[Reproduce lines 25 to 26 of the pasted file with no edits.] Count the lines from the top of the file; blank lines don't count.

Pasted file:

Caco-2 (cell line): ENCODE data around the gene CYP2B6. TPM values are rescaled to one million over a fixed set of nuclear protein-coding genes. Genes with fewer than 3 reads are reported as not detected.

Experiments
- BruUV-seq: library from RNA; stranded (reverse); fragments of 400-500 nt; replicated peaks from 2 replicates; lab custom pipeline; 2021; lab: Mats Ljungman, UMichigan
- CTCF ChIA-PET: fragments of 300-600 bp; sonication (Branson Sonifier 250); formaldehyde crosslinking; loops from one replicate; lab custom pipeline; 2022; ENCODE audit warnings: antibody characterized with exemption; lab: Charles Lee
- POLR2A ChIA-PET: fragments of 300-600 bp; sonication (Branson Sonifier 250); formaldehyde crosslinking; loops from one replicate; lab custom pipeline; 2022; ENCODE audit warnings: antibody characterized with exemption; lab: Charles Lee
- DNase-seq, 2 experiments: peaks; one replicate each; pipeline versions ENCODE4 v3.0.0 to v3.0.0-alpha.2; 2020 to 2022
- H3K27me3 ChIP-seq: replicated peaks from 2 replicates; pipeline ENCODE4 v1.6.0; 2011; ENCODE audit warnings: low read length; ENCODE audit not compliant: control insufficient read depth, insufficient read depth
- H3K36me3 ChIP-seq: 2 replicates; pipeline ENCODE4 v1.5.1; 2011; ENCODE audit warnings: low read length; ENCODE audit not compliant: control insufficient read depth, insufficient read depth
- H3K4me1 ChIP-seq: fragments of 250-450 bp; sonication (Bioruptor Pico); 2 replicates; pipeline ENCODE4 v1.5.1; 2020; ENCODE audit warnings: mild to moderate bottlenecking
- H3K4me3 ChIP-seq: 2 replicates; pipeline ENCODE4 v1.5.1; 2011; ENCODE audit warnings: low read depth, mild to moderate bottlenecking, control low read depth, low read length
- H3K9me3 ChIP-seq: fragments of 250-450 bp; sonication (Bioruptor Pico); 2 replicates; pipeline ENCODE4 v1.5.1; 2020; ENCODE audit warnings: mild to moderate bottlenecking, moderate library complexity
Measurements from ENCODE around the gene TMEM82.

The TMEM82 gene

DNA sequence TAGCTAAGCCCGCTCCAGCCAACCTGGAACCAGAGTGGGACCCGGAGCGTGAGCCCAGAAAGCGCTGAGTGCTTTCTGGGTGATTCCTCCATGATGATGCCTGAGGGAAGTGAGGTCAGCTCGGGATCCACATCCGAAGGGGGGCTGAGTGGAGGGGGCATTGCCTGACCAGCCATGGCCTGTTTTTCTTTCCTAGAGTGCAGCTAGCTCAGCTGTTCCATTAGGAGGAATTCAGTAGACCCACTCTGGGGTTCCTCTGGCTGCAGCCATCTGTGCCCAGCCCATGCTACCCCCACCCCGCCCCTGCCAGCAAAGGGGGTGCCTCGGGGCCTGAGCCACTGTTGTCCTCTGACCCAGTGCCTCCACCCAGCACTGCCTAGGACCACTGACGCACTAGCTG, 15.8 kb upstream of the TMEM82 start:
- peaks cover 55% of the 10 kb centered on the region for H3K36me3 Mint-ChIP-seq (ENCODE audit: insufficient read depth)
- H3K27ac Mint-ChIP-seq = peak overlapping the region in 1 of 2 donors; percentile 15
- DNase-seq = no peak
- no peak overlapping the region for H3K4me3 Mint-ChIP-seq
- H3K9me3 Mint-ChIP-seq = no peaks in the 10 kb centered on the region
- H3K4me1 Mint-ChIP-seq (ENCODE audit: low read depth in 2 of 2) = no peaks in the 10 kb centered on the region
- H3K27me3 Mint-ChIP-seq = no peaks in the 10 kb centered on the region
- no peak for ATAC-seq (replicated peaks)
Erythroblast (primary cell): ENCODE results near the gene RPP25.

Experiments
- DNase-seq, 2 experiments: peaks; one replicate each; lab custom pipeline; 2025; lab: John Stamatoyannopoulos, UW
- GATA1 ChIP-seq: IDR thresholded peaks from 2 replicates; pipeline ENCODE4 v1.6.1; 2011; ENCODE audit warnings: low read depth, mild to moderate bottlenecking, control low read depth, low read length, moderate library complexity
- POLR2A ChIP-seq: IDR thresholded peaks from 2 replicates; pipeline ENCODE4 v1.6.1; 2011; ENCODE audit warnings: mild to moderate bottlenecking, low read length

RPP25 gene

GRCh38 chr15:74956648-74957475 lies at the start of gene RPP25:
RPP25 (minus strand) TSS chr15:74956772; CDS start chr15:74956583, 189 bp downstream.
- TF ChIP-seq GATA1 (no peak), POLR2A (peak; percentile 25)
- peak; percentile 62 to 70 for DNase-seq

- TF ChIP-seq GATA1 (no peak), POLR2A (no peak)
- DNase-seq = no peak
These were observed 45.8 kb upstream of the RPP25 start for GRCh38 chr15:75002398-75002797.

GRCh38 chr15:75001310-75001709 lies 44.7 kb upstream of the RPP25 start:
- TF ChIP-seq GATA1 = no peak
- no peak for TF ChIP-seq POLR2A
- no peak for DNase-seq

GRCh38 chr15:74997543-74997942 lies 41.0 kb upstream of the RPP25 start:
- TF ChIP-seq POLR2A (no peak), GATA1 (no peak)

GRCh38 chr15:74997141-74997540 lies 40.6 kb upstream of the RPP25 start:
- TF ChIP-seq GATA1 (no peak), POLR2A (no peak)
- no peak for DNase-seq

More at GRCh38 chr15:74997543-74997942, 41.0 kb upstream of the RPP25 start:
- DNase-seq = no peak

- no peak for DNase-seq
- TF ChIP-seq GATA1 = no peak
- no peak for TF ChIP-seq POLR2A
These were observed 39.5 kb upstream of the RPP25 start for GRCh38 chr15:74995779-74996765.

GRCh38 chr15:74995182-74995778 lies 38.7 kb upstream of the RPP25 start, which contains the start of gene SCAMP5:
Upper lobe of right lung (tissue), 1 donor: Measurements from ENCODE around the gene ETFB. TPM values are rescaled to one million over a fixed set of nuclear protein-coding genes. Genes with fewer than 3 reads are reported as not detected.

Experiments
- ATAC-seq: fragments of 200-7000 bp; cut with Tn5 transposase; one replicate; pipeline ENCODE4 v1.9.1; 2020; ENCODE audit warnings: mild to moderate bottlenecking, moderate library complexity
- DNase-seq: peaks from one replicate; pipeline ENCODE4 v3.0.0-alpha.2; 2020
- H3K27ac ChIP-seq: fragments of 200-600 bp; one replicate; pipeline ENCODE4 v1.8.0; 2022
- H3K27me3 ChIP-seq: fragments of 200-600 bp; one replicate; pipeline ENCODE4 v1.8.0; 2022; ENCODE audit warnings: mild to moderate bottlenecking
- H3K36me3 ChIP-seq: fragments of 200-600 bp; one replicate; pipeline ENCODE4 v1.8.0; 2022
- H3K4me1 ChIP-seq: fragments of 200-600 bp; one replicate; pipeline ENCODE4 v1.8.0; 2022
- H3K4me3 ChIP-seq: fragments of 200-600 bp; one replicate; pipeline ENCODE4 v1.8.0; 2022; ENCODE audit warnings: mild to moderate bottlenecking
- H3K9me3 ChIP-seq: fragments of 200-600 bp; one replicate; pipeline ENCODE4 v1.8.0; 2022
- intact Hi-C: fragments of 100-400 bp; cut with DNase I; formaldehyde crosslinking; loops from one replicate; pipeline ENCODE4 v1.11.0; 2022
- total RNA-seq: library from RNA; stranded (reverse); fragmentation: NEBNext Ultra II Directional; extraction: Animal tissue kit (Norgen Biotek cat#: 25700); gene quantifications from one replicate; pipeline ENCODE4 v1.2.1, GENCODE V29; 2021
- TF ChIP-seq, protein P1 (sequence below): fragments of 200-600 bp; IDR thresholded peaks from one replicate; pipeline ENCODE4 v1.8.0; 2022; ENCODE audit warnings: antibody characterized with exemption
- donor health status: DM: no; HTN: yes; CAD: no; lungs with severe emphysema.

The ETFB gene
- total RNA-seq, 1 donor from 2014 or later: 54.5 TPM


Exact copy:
- DNase-seq, 2 experiments: peaks; one replicate each; lab custom pipeline; 2025; lab: John Stamatoyannopoulos, UW
- GATA1 ChIP-seq: IDR thresholded peaks from 2 replicates; pipeline ENCODE4 v1.6.1; 2011; ENCODE audit warnings: low read depth, mild to moderate bottlenecking, control low read depth, low read length, moderate library complexity